Paul Paray, Vol. XVI;   Damnation de Faust  - Chauvet, Roux, Rubio, Chapuis   (2-St Laurent Studio YSL T-541)
Item# C1600
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Paul Paray, Vol. XVI;   Damnation de Faust  - Chauvet, Roux, Rubio, Chapuis   (2-St Laurent Studio YSL T-541)
C1600. PAUL PARAY Cond. Orchestre National de la RTF, w. Guy Chauvet, Michel Roux, Consuela Rubio & Gérard Chapuis: LA DAMNATION DE FAUST (Berlioz). (Canada) 2-St Laurent Studio YSL T-541. Transfers by Yves St Laurent.

CRITIC REVIEWS:

"French tenor Guy Chauvet was co-winner of a tenor competition in Cannes, along with Alain Vanzo, Gustave Botiaux, Tony Poncet, and Roger Gardes - a pretty impressive assemblage of talent! Chauvet made his Paris Opéra debut in 1959, starting with comprimario parts, finally advancing to lead roles. He soon established himself as an important presence, both in France and, ultimately, in many of the world's other major opera houses. He sang numerous roles in the French and Italian repertoire, and became particularly well-known for such heroic parts as Aeneas and Samson.

Guy Chauvet was without question a talented singer, and one who filled a pressing need during a time when the grand tradition of the French heroic tenor was in decline. Typical of this singer's work in general, the diction is idiomatic and crystal-clear. The sweetness of the young Chauvet's timbre is something to savor. In addition, Chauvet displays all of the other qualities that are the heart and soul of great French tenor singing - a seamless legato, a masterful application of the mixed voice, and an ideal balance between elegance and passion. And if all of these attributes inspire comparison to Chauvet's great predecessor, Georges Thill, the singing on this disc justifies such comparisons. We hear some absolutely first-rate French tenor singing. Highly recommended."

K. M., classicalcdreview, Sept., 2004





"Throughout its history, treble clef graphic classical music developed in distinct national schools. While European artists occasionally would entrain for Russia or set sail for the New World, most were content to remain nestled in their own culture. Recently, though, that all changed.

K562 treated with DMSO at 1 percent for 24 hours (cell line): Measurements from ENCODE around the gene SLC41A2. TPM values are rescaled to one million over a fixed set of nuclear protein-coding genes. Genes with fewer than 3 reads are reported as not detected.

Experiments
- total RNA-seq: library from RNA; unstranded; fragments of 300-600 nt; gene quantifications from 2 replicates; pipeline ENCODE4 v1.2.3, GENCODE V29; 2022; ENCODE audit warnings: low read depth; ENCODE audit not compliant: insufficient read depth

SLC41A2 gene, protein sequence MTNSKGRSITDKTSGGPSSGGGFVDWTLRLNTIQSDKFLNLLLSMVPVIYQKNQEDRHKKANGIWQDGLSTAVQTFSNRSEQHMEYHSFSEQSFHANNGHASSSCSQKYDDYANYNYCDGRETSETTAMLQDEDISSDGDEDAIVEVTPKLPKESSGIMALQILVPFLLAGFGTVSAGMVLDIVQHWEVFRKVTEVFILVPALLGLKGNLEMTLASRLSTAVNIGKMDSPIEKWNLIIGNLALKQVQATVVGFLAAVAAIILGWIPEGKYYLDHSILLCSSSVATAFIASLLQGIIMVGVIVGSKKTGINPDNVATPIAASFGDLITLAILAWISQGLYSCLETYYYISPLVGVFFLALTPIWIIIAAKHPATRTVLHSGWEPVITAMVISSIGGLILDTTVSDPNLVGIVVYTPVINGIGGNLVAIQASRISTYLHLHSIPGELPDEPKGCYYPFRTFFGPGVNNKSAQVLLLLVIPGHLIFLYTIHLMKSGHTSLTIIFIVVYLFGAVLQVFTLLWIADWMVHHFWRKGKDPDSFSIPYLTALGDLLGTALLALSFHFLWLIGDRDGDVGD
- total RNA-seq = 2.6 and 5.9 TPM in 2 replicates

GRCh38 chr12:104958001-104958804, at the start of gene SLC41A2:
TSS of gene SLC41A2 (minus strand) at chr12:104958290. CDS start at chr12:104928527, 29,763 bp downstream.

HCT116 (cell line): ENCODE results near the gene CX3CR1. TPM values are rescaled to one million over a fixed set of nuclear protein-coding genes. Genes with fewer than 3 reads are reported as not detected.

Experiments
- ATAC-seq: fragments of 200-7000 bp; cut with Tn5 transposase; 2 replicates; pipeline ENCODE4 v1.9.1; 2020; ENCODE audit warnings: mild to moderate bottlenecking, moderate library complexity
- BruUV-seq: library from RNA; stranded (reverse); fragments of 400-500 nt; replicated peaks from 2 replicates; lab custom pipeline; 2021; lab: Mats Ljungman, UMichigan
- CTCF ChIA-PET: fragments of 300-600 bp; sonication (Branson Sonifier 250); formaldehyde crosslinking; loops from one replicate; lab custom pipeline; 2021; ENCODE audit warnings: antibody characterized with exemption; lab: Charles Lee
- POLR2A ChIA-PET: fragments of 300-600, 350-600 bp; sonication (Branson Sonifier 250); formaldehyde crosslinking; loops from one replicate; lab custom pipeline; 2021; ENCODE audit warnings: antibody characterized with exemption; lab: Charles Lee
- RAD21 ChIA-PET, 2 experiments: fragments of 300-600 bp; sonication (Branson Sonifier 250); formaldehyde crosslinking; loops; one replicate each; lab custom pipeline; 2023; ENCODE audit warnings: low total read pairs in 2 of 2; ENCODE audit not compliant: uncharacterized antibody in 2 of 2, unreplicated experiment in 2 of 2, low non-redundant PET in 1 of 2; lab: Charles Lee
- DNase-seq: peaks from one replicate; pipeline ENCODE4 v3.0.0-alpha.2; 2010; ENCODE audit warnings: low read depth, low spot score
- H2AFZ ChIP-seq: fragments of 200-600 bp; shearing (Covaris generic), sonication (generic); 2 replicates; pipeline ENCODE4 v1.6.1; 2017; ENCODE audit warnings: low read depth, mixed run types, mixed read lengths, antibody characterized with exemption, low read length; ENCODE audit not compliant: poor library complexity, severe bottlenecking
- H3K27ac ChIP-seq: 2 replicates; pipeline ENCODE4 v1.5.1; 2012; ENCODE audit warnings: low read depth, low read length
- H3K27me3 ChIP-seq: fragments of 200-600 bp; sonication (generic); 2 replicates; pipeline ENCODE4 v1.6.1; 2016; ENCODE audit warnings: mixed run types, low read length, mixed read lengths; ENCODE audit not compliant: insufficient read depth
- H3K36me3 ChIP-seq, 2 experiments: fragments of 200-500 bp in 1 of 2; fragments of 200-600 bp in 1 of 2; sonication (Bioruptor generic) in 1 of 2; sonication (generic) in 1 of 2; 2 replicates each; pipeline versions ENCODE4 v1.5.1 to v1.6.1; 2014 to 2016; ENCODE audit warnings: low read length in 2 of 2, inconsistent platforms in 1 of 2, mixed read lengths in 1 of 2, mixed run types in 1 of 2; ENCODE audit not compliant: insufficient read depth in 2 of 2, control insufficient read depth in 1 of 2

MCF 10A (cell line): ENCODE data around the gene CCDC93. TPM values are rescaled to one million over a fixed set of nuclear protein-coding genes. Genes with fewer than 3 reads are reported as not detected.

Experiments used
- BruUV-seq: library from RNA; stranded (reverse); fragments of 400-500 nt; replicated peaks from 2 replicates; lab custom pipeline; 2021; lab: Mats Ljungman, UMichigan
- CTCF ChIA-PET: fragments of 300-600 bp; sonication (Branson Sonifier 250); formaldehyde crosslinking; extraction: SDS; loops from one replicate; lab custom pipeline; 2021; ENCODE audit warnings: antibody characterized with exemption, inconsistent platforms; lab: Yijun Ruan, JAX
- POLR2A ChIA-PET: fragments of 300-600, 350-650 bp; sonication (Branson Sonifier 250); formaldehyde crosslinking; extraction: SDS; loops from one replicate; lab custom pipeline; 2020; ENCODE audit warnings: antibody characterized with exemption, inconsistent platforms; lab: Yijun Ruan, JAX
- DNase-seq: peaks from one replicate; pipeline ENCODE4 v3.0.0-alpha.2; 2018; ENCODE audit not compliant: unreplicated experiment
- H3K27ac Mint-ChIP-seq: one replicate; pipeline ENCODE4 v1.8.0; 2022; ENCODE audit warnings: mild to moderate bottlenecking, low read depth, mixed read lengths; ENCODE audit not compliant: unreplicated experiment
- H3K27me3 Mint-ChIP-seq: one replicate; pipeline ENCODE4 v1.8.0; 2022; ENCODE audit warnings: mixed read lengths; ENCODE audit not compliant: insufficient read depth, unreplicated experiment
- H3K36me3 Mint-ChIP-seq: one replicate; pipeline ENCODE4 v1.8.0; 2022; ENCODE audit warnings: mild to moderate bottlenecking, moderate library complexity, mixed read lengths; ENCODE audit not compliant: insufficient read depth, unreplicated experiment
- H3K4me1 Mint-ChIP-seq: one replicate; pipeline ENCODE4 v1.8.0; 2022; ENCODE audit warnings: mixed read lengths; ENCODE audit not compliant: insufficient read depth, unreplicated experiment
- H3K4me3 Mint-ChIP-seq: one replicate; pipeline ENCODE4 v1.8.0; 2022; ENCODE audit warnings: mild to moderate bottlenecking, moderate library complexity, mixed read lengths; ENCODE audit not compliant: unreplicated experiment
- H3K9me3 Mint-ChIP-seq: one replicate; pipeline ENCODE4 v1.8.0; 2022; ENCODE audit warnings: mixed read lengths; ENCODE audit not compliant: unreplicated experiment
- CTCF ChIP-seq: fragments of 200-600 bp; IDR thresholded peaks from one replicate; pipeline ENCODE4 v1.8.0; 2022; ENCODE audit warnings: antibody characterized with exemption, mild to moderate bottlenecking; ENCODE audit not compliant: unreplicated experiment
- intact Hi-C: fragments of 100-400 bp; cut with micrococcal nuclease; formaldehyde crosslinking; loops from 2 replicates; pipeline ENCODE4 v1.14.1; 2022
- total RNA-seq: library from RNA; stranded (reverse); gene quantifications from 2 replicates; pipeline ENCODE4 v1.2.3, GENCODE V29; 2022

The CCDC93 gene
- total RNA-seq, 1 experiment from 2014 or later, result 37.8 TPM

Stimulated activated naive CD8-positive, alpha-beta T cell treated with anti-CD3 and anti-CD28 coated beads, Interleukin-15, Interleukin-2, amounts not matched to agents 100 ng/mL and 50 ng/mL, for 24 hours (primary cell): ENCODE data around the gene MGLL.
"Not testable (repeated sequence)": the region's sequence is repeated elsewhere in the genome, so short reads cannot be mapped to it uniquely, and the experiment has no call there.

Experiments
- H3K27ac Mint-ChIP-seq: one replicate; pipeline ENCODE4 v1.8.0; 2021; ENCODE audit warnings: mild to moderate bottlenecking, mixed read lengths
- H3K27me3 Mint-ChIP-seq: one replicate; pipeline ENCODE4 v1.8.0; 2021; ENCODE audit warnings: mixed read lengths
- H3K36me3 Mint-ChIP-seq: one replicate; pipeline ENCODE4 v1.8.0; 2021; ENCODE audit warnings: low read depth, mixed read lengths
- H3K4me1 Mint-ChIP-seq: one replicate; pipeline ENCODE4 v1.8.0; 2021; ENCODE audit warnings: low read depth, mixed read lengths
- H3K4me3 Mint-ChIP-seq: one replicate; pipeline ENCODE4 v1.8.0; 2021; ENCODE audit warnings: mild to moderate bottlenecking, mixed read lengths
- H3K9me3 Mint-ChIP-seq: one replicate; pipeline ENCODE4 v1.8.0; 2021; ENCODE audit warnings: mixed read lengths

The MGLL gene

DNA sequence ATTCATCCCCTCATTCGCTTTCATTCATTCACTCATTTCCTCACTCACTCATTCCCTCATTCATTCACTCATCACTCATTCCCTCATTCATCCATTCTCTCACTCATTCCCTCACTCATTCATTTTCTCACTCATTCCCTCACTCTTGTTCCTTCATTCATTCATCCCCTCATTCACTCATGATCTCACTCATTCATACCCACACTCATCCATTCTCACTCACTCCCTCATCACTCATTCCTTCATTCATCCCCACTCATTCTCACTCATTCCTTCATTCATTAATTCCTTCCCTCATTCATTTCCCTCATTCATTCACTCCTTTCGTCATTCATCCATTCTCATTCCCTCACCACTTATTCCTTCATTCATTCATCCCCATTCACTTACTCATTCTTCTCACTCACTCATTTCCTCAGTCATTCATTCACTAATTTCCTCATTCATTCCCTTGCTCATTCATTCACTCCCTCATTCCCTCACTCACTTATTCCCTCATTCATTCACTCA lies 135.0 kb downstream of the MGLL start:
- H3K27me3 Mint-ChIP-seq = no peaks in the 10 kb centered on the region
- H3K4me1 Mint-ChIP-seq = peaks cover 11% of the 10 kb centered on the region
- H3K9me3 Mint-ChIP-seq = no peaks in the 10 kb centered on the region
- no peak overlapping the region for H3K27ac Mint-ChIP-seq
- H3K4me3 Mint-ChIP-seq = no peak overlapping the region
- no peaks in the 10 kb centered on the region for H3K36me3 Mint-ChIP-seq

Blame America as the catalyst. At first, we were the poor stepchild, with no distinct heritage of our own. But as repression and then genocide pushed European artists to emigrate to fill the vacuum among our wealthy but unenlightened masses, something new emerged - a multicultural force that blended together into a pluralism that gleamed brighter than any of its components....the very essence of refined French culture is in the Motor City, or at least it was from 1952 to 1963. That's when the Detroit Symphony Orchestra (the 'DSO') led by Paul Paray recorded a legendary series of LPs with Mercury's 'Living Presence' label.

Paray established a solid reputation as a French conductor, heading orchestras in Lamoureux, Monte Carlo and Paris. American guest stints led to his appointment as permanent conductor of the recently reorganized DSO. Their very first records prove that he quickly forged the ensemble into a truly great orchestra and transformed its sound into a replica of those he had known in France.

It's especially remarkable that the fiercely proud French tradition should thrive in the heart of America, the very place where national trends became forsaken and assimilated. After all, French culture is the most deeply chauvinistic of any, proudly defended to the death against the pollution of foreign influence. Indeed, the most famous French music has a unique sound, often described as impressionistic, much like the paintings of Monet and Renoir. It's a valid analogy. Like that art, French impressionist music is concerned more with color effects than formal structure, as sensual melodies briefly appear before flitting away. While the overall effect is of subtle, blended mist, the sound is achieved through a layering of distinct instruments, much as in a Seurat painting in which the pastel atmosphere arises from dots of intense color. That's what Paray gives us - not a sonic blur but precise dabs of bold instrumental coloration. Just as brushstrokes are carefully placed, the DSO's rhythm and articulation of individual notes are always precise and luminously clear.

Naturally, Paray brought an appropriate Gallic touch to the great French repertoire. His Debussy, Ravel, Chabrier and Roussel are magnificent, beautifully capturing their elegance with a self-effacing confidence. The DSO complements Paray's approach with superb playing, each instrument gleaming with individual pride yet perfectly nestled in the ensemble. Paray also produced unusually polished and convincing readings of overtures and light pieces, according them a respect usually reserved for more challenging music....He works similar wonders with Rachmaninov, Sibelius and even Wagner, the epitome of German music and about as far from the French aesthetic as possible.

Paray brought to all his work the highest achievement in any art, whether acting, painting or music - from careful preparation, constant revision and grueling work emerges something natural, accessible and inviting. And through this process, Paray created and preserved an island of his native land in a most unlikely place, as distant geographically and culturally as could be. His DSO records prove his undeniable success."

- Peter Gutmann, classicalnotes